Once everything was finally cooking, I decided I'd reached the PNR. I told my teacher, I'm coming over with food.
"I didn't tell you that to make you do this!"
Well, this is an awful lot of food. If I don't bring it over, it's just going to go to waste. You might as well take it. (No, I did not do an evil laugh. That's my story and I'm sticking to it.)
"No! I feel terrible! I...."
I went right for the throat. I told her in a singsong voice, Think of the children.
I could almost hear the synapses in her brain exploding like the Big Bay Boom. And by the way, I do feel guilty about shamelessly exploiting her emotions like that...ah, no, I don't.
So, a scant forty minutes after I started, I loaded up all the pots, boxes of noodles, vegetables, and other miscellany into the Angry Red Dragon (my car) and took off.
When I got to the house, it was her, her niece's husband, and Elizabeth. Where is everyone?
"They went to find a store that was open so they could get food for tonight."
Didn't you tell them I was coming?
"I did, but...wait. How much food did you make?"
I started bringing it in, and my teacher and the husband's eyes went wide as I made a number of trips. He looked unbelievably grateful. She was starting to tear up. No sooner had I set the last pot down than she wrapped me in a huge hug.
They tried calling the niece and others to say come back, but the phone was on the fritz. So I stuck around to wait. The noodles didn't take long, and we watched some of the My Little Pony -- Friendship Is Magic eps on my tablet on their TV (he had never seen the show before, he was hooked before too long). We had some dinner together, it was all very nice and sweet.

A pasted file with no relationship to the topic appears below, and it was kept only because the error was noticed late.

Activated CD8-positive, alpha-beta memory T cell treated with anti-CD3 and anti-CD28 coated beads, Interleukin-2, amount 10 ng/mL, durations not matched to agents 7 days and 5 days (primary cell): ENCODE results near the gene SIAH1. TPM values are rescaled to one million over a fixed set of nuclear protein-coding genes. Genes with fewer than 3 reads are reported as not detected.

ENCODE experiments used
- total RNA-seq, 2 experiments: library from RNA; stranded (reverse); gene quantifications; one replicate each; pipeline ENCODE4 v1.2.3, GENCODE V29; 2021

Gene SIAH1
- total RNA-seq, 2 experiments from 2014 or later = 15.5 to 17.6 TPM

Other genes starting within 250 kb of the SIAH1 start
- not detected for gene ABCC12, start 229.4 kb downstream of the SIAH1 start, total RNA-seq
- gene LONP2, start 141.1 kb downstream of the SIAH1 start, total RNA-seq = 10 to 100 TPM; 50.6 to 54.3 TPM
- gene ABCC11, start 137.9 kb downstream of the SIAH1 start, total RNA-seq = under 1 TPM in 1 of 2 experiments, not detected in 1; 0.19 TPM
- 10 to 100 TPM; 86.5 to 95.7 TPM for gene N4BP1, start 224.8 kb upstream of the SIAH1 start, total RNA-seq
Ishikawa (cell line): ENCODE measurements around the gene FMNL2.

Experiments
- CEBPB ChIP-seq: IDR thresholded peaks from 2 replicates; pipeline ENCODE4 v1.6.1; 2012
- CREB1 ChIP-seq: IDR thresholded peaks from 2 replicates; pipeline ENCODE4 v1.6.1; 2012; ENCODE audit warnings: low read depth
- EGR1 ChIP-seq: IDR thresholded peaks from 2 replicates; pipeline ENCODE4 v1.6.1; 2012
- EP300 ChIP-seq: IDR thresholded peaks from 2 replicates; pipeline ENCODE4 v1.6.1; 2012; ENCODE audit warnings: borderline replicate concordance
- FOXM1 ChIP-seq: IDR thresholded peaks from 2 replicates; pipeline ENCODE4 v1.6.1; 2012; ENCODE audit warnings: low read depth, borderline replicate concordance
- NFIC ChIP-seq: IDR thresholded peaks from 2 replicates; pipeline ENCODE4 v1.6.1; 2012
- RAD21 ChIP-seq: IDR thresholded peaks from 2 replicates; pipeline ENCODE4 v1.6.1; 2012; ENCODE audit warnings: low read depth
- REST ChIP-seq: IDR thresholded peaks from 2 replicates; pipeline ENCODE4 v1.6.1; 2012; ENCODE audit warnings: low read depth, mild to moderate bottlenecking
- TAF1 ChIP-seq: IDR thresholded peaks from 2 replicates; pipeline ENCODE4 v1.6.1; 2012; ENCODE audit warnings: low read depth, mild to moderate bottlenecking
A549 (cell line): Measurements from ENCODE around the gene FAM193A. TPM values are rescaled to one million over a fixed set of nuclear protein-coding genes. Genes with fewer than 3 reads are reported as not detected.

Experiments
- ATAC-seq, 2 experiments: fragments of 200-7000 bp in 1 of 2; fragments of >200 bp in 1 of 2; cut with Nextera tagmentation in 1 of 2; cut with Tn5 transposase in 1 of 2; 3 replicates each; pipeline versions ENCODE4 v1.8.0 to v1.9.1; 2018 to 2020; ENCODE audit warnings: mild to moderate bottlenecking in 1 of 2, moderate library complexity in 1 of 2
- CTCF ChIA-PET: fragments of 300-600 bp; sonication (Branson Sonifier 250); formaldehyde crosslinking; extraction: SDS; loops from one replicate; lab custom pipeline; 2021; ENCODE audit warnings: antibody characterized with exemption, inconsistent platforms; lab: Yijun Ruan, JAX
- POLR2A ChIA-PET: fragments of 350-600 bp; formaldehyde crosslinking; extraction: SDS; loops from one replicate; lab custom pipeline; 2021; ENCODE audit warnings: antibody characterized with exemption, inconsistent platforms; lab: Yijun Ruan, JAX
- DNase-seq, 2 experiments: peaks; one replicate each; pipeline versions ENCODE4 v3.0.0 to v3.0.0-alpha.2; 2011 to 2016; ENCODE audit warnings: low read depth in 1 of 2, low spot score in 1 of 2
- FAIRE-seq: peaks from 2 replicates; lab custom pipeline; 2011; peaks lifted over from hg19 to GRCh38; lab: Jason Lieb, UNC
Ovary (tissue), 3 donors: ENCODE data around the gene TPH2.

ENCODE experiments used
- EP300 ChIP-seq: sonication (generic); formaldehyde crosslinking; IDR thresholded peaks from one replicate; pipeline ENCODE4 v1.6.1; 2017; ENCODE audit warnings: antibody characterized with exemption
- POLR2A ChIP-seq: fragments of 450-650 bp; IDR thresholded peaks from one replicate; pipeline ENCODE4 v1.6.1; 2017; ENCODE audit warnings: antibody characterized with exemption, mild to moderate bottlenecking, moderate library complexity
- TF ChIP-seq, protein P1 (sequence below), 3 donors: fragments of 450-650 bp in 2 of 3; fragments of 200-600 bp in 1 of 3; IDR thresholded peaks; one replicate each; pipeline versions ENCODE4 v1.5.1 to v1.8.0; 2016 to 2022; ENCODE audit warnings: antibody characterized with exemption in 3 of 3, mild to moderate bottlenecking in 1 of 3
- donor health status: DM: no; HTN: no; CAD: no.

About 7:30, I said I had to be going because I had work the next day and, if I was late, I would lose my holiday pay. No sooner was my hand on the door than there was a knock. The rest of the family had returned. They found stores open on the east side of Chicago.
The niece looked at all my pots and stuff. "What's this?"
My teacher just smiled. "He made us Christmas dinner."
"But I brought food! You didn't have to do that, Peter!"
Once again, I shamelessly played their emotions. I pointed out, it is now 7:30PM. It will take you at least forty minutes to get something made. THIS is ready RIGHT NOW.
As if to emphasize the point, the oldest boy and the Munchkin were picking at the noodles and hoping no one would notice.
So, after the screaming projectile that was my teacher's niece launched herself at me to hug me, everyone started digging in. Tears of joy streamed everywhere. And the niece is now calling me Superman (my teacher just called me her knight in shining armor). They called to thank me when I got home. And they called me again today.
(I was forced out of my last position at my job because my boss thought I was weird. Unlike her normal friends, I didn't drink, I didn't watch Springer, I loved cartoons, I loved Pokemon, I collected comics...I was weird and didn't fit in with her little group. Well, this weirdo just saved Christmas for a poor family. Would any of your normal friends have done that? Hell, would they even associate with anyone below the poverty line? Rethink what makes a person worthwhile, because the day is coming when you'll wish you had a standup guy like me in your life. And to whoever it was that stole food from children, I hope to God you burn in Hell.)
So what did I get for Christmas?
I got to be the hero.
And it feels good.